Like other merchants, doctors’ offices are allowed to charge a fee for accepting credit cards, but at the risk of alienating patients.
Dear Your Business Credit,
Is it legal to charge clients extra when they use a credit card for health care services/copayments? — Gladis
Yes, like other merchants, doctor’s offices and all health care providers may add an extra charge, but only in certain circumstances.
“The changes on surcharging that Visa and MasterCard agreed to apply to all businesses that accept credit cards, including doctors and other healthcare providers,” J. Craig Shearman, vice president of government affairs and public relations for the National Retail Federation in Washington, D.C., said in an email. This is not a matter of law, he notes. It is an issue in contracts between Visa/MasterCard and retailers, stemming from the current pending settlement of the lawsuit over those contracts.
“Keep in mind that the settlement is not at all settled,” Shearman added. The judge in the case held a hearing in September 2013. “We are still waiting to hear whether he will give the settlement final approval. Whichever way he rules, the losing side is expected to appeal, so this case is going to remain in court for some time yet.”
It’s important to note that you can’t add the fees in states whose laws ban them, including California, Colorado, Connecticut, Florida, Kansas, Maine, Massachusetts, New York, Oklahoma and Texas.
Merchants who accept American Express have something else to think about, according to the federation. To add the surcharge to Visa and MasterCard transactions, merchants must also add it to those on American Express transactions. But American Express rules prevent the addition of a surcharge to any transaction. So merchants who want to add the surcharge cannot do so if they accept American Express cards.
There’s another issue to consider. Let’s say, hypothetically, you fit the criteria to add the surcharge. You still have to ask yourself whether the financial benefits of charging it will outweigh the disadvantages.
Many consumers are feeling squeezed by health care costs these days. A whopping 41 percent of adults aged 19 to 64 reported having trouble paying their medical bills or said they were paying bills over time, according to research released in 2013 by the Commonwealth Fund, an organization that promotes access to health care. Among those chipping away at medical debt, 29 percent had more than $4,000 to pay, while 16 percent owed $8,000 or more. And about one in five had been contacted by collection agencies about their bills.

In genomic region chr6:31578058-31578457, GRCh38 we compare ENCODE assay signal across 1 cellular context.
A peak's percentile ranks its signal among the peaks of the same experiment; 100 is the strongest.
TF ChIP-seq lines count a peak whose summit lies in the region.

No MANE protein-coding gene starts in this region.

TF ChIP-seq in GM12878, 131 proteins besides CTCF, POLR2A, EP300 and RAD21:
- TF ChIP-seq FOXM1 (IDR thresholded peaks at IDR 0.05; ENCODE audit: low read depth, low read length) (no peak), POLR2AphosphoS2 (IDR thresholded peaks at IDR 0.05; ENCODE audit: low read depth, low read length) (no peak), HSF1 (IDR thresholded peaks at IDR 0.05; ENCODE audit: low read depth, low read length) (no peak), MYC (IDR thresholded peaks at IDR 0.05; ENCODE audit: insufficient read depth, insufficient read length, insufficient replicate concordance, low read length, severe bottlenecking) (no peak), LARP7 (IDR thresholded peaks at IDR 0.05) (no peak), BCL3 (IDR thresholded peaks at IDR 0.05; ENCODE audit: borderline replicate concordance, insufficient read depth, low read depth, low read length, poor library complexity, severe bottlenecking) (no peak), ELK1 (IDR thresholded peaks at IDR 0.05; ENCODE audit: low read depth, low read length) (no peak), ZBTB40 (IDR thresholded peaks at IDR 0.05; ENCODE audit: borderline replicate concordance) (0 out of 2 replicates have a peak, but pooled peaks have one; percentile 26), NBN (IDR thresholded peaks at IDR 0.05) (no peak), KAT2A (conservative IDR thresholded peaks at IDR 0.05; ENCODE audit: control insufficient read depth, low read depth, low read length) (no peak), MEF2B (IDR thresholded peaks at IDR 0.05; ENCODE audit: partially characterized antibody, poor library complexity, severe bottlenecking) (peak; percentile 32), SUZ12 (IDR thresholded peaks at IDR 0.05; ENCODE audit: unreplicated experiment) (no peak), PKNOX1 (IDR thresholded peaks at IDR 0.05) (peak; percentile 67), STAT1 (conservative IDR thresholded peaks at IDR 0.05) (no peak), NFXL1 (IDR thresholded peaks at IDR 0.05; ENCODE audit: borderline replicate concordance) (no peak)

Adding an additional fee may discourage patients from paying by credit card. If you then have to bill them or accept payments by check, it is possible you may experience collection problems or bounced checks. Because of such problems, one doctor I see has stopped accepting checks and switched entirely to cash and credit cards. Encouraging customers who complain about an added surcharge on their credit card transactions to pay by debit card might be a way to avoid such problems — if they can afford to do so.
Also bear in mind that adding surcharges may complicate your billing procedures. Leslie Tayne, an attorney in Melville, N.Y., who works with businesses on issues related to credit and debt collection, noted that this might be a discouraging factor for medical practices. “They still have to send the explanation of charges to the insurance company and, sometimes, the medical credit card company as well,” she says.
Getting a better understanding of how your merchant account works may help you reduce what you are paying in transaction fees when customers use credit cards. As the American Medical Association points out, fees are lower if the consumer has a card present at the time of the transaction and you can swipe it, than if you have to manually key in a card number. Knowing what causes fees to rise will help you change your payment procedures to keep them to a minimum.